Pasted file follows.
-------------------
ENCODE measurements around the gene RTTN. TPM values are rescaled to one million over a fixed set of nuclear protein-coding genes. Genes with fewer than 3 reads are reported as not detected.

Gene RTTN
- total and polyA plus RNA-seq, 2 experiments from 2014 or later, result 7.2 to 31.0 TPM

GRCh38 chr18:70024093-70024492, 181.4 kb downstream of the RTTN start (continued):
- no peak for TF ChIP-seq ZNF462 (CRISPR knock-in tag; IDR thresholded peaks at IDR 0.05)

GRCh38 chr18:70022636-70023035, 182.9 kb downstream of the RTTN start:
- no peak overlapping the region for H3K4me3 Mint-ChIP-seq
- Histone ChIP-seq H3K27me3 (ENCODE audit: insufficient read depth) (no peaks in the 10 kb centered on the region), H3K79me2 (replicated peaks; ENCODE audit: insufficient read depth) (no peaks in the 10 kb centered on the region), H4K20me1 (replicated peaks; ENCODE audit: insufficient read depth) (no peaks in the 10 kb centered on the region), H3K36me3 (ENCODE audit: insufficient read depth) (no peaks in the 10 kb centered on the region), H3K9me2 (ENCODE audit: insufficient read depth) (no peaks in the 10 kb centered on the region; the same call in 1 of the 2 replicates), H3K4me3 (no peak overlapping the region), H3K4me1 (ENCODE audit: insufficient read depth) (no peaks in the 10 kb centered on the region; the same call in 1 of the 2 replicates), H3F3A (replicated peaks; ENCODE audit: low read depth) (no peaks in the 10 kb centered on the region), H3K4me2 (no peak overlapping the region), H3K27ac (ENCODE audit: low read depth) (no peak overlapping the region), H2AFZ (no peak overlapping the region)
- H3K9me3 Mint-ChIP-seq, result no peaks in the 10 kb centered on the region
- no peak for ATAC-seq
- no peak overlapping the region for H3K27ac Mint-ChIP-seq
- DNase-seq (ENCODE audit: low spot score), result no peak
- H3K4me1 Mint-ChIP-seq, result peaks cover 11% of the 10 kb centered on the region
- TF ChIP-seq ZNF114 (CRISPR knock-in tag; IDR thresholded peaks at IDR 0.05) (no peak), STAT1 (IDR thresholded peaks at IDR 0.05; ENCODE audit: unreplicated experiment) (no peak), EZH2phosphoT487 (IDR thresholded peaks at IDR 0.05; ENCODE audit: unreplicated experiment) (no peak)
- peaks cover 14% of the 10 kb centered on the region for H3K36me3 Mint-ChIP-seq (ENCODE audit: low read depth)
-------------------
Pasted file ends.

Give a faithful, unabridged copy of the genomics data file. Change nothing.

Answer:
ENCODE measurements around the gene RTTN. TPM values are rescaled to one million over a fixed set of nuclear protein-coding genes. Genes with fewer than 3 reads are reported as not detected.

Gene RTTN
- total and polyA plus RNA-seq, 2 experiments from 2014 or later, result 7.2 to 31.0 TPM

GRCh38 chr18:70024093-70024492, 181.4 kb downstream of the RTTN start (continued):
- no peak for TF ChIP-seq ZNF462 (CRISPR knock-in tag; IDR thresholded peaks at IDR 0.05)

GRCh38 chr18:70022636-70023035, 182.9 kb downstream of the RTTN start:
- no peak overlapping the region for H3K4me3 Mint-ChIP-seq
- Histone ChIP-seq H3K27me3 (ENCODE audit: insufficient read depth) (no peaks in the 10 kb centered on the region), H3K79me2 (replicated peaks; ENCODE audit: insufficient read depth) (no peaks in the 10 kb centered on the region), H4K20me1 (replicated peaks; ENCODE audit: insufficient read depth) (no peaks in the 10 kb centered on the region), H3K36me3 (ENCODE audit: insufficient read depth) (no peaks in the 10 kb centered on the region), H3K9me2 (ENCODE audit: insufficient read depth) (no peaks in the 10 kb centered on the region; the same call in 1 of the 2 replicates), H3K4me3 (no peak overlapping the region), H3K4me1 (ENCODE audit: insufficient read depth) (no peaks in the 10 kb centered on the region; the same call in 1 of the 2 replicates), H3F3A (replicated peaks; ENCODE audit: low read depth) (no peaks in the 10 kb centered on the region), H3K4me2 (no peak overlapping the region), H3K27ac (ENCODE audit: low read depth) (no peak overlapping the region), H2AFZ (no peak overlapping the region)
- H3K9me3 Mint-ChIP-seq, result no peaks in the 10 kb centered on the region
- no peak for ATAC-seq
- no peak overlapping the region for H3K27ac Mint-ChIP-seq
- DNase-seq (ENCODE audit: low spot score), result no peak
- H3K4me1 Mint-ChIP-seq, result peaks cover 11% of the 10 kb centered on the region
- TF ChIP-seq ZNF114 (CRISPR knock-in tag; IDR thresholded peaks at IDR 0.05) (no peak), STAT1 (IDR thresholded peaks at IDR 0.05; ENCODE audit: unreplicated experiment) (no peak), EZH2phosphoT487 (IDR thresholded peaks at IDR 0.05; ENCODE audit: unreplicated experiment) (no peak)
- peaks cover 14% of the 10 kb centered on the region for H3K36me3 Mint-ChIP-seq (ENCODE audit: low read depth)